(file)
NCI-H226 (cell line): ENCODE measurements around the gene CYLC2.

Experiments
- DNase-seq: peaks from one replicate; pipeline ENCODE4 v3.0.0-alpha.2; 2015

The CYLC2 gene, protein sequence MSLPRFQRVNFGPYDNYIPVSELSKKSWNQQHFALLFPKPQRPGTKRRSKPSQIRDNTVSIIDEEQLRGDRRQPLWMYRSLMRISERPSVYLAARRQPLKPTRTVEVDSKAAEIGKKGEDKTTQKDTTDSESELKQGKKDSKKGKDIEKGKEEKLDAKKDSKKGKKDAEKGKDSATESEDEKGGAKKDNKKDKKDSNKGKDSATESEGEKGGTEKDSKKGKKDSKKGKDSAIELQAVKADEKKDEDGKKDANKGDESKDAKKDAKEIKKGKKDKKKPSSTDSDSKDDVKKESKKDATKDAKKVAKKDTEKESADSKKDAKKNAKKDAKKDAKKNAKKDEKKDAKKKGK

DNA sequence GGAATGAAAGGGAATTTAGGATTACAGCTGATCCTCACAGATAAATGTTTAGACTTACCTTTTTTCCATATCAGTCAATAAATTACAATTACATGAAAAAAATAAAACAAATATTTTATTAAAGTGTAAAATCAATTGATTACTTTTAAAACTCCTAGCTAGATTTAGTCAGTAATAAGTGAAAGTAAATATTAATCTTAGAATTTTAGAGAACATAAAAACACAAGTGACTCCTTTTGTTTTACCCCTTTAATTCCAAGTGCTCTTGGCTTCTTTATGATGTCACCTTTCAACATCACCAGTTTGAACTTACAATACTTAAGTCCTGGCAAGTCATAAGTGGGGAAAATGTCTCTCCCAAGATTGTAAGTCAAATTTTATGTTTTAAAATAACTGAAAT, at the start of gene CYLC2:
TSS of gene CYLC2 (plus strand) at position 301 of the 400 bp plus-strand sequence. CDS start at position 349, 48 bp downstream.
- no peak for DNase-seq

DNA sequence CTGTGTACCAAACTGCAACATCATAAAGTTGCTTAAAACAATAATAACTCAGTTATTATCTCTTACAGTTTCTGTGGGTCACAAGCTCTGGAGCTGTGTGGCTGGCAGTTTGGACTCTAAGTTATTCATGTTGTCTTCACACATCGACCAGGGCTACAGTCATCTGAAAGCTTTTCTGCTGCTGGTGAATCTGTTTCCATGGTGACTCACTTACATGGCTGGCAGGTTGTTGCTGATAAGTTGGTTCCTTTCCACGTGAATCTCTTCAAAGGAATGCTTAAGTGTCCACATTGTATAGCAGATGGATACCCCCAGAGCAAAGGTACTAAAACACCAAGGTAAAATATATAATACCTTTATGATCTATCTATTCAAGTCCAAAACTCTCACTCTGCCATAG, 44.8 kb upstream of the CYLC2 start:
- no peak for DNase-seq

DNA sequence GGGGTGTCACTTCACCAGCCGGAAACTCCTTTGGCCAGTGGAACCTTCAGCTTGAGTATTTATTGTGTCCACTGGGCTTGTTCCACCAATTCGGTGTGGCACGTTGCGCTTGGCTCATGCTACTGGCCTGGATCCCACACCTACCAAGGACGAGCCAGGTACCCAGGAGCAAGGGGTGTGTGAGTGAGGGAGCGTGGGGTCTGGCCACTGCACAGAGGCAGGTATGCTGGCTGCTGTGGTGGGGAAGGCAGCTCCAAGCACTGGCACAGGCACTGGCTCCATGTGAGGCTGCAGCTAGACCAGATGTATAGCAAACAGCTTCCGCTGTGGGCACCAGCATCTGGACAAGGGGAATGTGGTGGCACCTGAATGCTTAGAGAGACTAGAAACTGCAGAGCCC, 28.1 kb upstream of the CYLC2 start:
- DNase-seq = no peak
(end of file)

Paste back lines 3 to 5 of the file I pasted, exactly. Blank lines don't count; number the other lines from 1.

- DNase-seq: peaks from one replicate; pipeline ENCODE4 v3.0.0-alpha.2; 2015

The CYLC2 gene, protein sequence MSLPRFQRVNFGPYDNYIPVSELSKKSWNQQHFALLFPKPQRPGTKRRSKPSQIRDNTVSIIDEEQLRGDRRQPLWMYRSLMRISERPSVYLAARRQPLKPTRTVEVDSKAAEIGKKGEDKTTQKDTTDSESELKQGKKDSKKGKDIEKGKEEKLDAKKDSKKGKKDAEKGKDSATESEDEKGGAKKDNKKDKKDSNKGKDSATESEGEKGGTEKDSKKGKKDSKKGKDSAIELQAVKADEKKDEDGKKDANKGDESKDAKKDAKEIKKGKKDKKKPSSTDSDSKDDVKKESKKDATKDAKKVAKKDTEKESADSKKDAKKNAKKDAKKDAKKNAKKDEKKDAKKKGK

DNA sequence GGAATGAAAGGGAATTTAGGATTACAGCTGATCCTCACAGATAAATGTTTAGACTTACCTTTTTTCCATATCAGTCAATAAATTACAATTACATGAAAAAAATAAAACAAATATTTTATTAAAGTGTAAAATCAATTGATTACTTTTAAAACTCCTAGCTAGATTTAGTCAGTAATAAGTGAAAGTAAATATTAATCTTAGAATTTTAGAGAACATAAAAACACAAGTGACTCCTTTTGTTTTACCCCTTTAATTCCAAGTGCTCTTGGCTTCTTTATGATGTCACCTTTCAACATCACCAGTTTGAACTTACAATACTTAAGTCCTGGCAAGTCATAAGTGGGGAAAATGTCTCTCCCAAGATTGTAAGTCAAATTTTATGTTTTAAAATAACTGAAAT, at the start of gene CYLC2: